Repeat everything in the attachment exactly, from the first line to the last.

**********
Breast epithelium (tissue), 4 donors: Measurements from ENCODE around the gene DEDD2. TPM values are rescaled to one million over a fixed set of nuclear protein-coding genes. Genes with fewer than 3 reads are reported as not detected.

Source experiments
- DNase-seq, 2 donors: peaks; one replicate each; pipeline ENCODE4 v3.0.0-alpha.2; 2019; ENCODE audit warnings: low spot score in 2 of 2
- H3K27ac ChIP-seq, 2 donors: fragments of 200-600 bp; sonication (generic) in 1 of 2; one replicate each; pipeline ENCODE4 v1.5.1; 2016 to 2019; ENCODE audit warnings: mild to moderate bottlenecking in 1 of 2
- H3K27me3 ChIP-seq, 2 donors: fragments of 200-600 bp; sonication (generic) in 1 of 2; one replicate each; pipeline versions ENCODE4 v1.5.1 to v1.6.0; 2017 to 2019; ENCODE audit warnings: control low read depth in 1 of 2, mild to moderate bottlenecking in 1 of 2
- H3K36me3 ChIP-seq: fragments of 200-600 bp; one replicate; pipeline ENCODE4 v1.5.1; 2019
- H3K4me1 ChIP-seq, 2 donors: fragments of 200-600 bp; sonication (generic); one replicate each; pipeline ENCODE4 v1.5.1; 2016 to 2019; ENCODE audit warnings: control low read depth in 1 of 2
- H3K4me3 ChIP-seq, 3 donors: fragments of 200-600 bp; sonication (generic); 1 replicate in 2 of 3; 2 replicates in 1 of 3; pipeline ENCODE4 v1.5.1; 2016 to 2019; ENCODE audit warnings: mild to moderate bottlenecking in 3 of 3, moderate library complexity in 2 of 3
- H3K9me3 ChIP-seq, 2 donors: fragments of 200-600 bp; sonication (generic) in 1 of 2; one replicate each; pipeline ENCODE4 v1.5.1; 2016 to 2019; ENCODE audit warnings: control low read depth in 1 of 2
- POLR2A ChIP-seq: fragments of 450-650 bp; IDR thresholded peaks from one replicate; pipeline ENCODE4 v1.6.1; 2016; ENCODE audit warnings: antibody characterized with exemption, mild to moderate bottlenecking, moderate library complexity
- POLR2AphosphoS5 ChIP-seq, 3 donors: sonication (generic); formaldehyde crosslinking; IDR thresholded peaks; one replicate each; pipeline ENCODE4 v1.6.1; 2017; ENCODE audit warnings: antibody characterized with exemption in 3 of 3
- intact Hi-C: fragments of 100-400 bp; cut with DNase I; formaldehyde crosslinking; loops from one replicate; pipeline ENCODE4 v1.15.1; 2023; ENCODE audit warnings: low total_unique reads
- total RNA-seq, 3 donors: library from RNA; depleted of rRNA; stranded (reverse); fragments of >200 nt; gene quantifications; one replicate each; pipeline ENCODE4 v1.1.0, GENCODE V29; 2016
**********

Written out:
Breast epithelium (tissue), 4 donors: Measurements from ENCODE around the gene DEDD2. TPM values are rescaled to one million over a fixed set of nuclear protein-coding genes. Genes with fewer than 3 reads are reported as not detected.

Source experiments
- DNase-seq, 2 donors: peaks; one replicate each; pipeline ENCODE4 v3.0.0-alpha.2; 2019; ENCODE audit warnings: low spot score in 2 of 2
- H3K27ac ChIP-seq, 2 donors: fragments of 200-600 bp; sonication (generic) in 1 of 2; one replicate each; pipeline ENCODE4 v1.5.1; 2016 to 2019; ENCODE audit warnings: mild to moderate bottlenecking in 1 of 2
- H3K27me3 ChIP-seq, 2 donors: fragments of 200-600 bp; sonication (generic) in 1 of 2; one replicate each; pipeline versions ENCODE4 v1.5.1 to v1.6.0; 2017 to 2019; ENCODE audit warnings: control low read depth in 1 of 2, mild to moderate bottlenecking in 1 of 2
- H3K36me3 ChIP-seq: fragments of 200-600 bp; one replicate; pipeline ENCODE4 v1.5.1; 2019
- H3K4me1 ChIP-seq, 2 donors: fragments of 200-600 bp; sonication (generic); one replicate each; pipeline ENCODE4 v1.5.1; 2016 to 2019; ENCODE audit warnings: control low read depth in 1 of 2
- H3K4me3 ChIP-seq, 3 donors: fragments of 200-600 bp; sonication (generic); 1 replicate in 2 of 3; 2 replicates in 1 of 3; pipeline ENCODE4 v1.5.1; 2016 to 2019; ENCODE audit warnings: mild to moderate bottlenecking in 3 of 3, moderate library complexity in 2 of 3
- H3K9me3 ChIP-seq, 2 donors: fragments of 200-600 bp; sonication (generic) in 1 of 2; one replicate each; pipeline ENCODE4 v1.5.1; 2016 to 2019; ENCODE audit warnings: control low read depth in 1 of 2
- POLR2A ChIP-seq: fragments of 450-650 bp; IDR thresholded peaks from one replicate; pipeline ENCODE4 v1.6.1; 2016; ENCODE audit warnings: antibody characterized with exemption, mild to moderate bottlenecking, moderate library complexity
- POLR2AphosphoS5 ChIP-seq, 3 donors: sonication (generic); formaldehyde crosslinking; IDR thresholded peaks; one replicate each; pipeline ENCODE4 v1.6.1; 2017; ENCODE audit warnings: antibody characterized with exemption in 3 of 3
- intact Hi-C: fragments of 100-400 bp; cut with DNase I; formaldehyde crosslinking; loops from one replicate; pipeline ENCODE4 v1.15.1; 2023; ENCODE audit warnings: low total_unique reads
- total RNA-seq, 3 donors: library from RNA; depleted of rRNA; stranded (reverse); fragments of >200 nt; gene quantifications; one replicate each; pipeline ENCODE4 v1.1.0, GENCODE V29; 2016